The Los Angeles Lakers figured out what it would take to beat the Houston Rockets in their second-round playoff series: a lot of Anthony Davis.
Due to Houston’s unconventional and super-petite formula that features 6’5 ″ PJ Tucker down center, this streak has doubled as a battle for the soul of the NBA center. And after Tucker locked Davis in the Rockets’ resounding victory in Game 1 on Friday, it looked like the Houston experiment could work: Davis scored 25 points in that game but was unable to keep up with Tucker or to assert its offensive will.
On Sunday, in a tied 117-109 Lakers win, Davis was the force of nature he can be and will need to be every night for this team, who is deeply flawed outside of himself and LeBron James, reaches its championship cap. .
Its box numbers jump off the page. He finished with 34 points, 10 rebounds and four assists on 15 of 24 shots. But it was the way he got his points that made the difference.
This time around Davis went back to his roots, overpowering the smaller, faster Rockets in painting. He took just one three points, well below his season average of 3.5 attempts per game.
“I’m trying to stay as close to the basket as possible,” Davis said after the game in his virtual media availability.
Mark J. Terrill / Associated Press
Lakers head coach Frank Vogel kept his usual starting lineup with Davis up front and JaVale McGee down center, but it turned out to be a bad direction. Davis spent much of the center of play to counter Houston’s smaller formation. Even after McGee left the game with an ankle injury, Davis remained the only big one on the ground with Dwight Howard completely out of the rotation.
Keeping him alongside James and surrounding them with guards Rajon Rondo and Alex Caruso and striker Kyle Kuzma allowed Davis to operate without worrying about the paint on both ends of the floor. The Lakers ‘starting lineup was a minus-8 on Sunday night, while Davis’ center lineup most used from him, James, Kentavious Caldwell-Pope, Rajon Rondo and Danny Green was a plus-7.
“He is clearly in my mind the defensive player of the year,” said Vogel. “No disrespect for Giannis [Antetokounmpo]. It covers so much ground. ”
The Lakers led by 16 points at halftime, but the Rockets opened the third quarter in a 14-0 run as the three points missed in the first period began to drop. Vogel’s reintegration of Rondo and Caruso into the roster stabilized the defense, but it all started and ended with Davis on Sunday.
“They’re a great three-point shooter,” said Davis. “They’re going to shoot a lot of threes, and they’re going to do some. Our job is to get it off the rim and push. … They were able to get us out of the three point line. We didn’t settle for three. We could easily see the rim. ”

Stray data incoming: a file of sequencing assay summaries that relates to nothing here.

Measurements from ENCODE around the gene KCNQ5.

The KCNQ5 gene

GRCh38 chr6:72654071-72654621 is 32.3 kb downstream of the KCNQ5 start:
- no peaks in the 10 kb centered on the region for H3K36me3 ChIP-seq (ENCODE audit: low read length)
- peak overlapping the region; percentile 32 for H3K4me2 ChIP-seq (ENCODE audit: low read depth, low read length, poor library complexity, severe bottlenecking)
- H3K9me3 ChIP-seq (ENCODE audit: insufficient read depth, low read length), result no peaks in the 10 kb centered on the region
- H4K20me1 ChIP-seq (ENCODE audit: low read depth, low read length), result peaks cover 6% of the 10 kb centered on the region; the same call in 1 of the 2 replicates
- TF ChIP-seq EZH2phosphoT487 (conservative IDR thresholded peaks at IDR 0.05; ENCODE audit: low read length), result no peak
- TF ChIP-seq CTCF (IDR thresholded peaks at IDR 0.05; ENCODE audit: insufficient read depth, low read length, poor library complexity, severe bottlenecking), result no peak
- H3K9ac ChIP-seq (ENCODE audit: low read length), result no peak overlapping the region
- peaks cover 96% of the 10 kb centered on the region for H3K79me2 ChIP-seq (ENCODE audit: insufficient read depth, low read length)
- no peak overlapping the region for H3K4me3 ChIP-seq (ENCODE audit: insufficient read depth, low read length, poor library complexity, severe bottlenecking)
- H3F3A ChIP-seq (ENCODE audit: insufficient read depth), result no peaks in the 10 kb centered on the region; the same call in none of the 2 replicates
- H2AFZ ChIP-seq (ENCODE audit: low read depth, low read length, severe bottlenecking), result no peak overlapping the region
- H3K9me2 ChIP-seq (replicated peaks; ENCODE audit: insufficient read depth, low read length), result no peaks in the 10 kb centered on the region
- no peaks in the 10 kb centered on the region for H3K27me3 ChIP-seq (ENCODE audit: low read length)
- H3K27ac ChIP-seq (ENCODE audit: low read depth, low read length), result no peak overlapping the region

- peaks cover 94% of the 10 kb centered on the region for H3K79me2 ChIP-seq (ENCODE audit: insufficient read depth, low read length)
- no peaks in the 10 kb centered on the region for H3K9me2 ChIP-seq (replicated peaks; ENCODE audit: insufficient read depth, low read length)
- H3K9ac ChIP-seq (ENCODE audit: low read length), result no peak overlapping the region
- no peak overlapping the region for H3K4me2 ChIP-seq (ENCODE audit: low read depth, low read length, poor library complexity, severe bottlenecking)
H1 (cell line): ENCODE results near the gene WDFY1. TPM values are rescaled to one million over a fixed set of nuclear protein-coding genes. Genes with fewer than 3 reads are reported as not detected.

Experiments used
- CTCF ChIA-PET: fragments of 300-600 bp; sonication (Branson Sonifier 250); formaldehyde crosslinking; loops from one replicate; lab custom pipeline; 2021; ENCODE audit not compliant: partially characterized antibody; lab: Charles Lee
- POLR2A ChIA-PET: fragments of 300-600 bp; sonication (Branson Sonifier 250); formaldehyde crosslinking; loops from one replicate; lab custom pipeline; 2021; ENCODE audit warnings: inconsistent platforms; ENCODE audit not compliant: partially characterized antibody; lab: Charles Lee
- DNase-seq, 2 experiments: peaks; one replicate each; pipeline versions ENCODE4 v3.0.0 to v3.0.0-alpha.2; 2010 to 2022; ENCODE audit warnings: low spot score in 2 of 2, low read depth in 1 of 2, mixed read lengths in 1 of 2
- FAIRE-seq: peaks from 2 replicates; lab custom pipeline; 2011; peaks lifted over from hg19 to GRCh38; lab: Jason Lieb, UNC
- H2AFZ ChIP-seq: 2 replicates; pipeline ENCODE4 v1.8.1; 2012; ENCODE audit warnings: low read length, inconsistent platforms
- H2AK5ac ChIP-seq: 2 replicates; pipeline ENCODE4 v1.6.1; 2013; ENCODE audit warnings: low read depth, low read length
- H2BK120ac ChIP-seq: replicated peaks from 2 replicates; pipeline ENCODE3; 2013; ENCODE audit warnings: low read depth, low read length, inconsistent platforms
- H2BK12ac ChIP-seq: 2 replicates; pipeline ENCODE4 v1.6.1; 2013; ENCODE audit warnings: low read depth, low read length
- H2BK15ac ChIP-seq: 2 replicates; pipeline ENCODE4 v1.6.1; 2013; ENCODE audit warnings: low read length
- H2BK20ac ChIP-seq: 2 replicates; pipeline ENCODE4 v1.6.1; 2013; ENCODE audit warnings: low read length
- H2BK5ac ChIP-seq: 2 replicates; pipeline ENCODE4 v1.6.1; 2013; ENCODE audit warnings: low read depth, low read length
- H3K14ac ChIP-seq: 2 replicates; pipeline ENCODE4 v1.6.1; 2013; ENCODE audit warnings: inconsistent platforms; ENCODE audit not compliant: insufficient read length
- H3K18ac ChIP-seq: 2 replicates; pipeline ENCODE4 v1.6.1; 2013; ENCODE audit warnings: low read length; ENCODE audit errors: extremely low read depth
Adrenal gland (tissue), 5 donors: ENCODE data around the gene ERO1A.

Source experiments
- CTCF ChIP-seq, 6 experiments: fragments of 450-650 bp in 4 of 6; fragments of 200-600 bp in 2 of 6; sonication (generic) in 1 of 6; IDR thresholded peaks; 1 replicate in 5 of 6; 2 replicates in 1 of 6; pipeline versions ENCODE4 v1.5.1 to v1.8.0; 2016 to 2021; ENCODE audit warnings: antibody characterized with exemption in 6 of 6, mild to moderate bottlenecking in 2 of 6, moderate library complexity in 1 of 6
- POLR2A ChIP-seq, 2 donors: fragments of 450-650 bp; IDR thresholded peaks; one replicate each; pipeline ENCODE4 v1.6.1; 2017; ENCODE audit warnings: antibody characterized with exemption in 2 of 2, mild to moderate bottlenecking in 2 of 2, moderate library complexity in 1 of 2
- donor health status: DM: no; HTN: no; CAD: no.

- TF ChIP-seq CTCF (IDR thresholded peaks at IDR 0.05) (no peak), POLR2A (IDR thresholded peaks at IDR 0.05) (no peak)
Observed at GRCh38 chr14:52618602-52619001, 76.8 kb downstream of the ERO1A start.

Davis is arguably the most talented player James has ever played with, and the two together are capable of overcoming so many Lakers shortcomings that Kuzma and Caldwell-Pope hit shots and how effective McGee and Howard are at night. – tonight. But Davis’ assault came and went.
Mark J. Terrill / Associated Press
On Sunday, the Lakers got the version they traded for, one that can make or break their title chances.
“The way we have to play against this team, if we’re going to overtake the way we did, you have to have guys who can scramble and keep the perimeter and have mobility,” said Vogel. “If you have smaller guys around him he can cover more ground. “
Davis at center won’t be the Lakers’ catch-all solution as the playoffs progress. In other clashes, especially if they reach the final and face the bigger Toronto Raptors or Miami Heat, playing McGee and Howard makes sense. With James, Davis and McGee on the ground this year, they beat their opponents by 5.9 points per 100 possessions in the regular season and 21.6 in the playoffs.
But against this Rockets team, who found an effective wrecking ball inside Tucker but still lives and dies at three, maybe Los Angeles’ best bet is to keep playing Davis in the middle and get him down. let go to work at the cart. Vogel insists Lakers crosses will always have a place in this series, but at least for now, his team appear to have found a formula to harness the Rockets’ speed.
This formula includes an eyebrow and plenty of room to dominate inside. That’s what James and the Lakers as a whole will need for the rest of the time.
Sean Highkin covers the NBA for Bleacher Report. He graduated from the University of Oregon and lives in Portland. His work has been honored by the Pro Basketball Writers’ Association. Follow him on Twitter, Instagram and in the B / R app.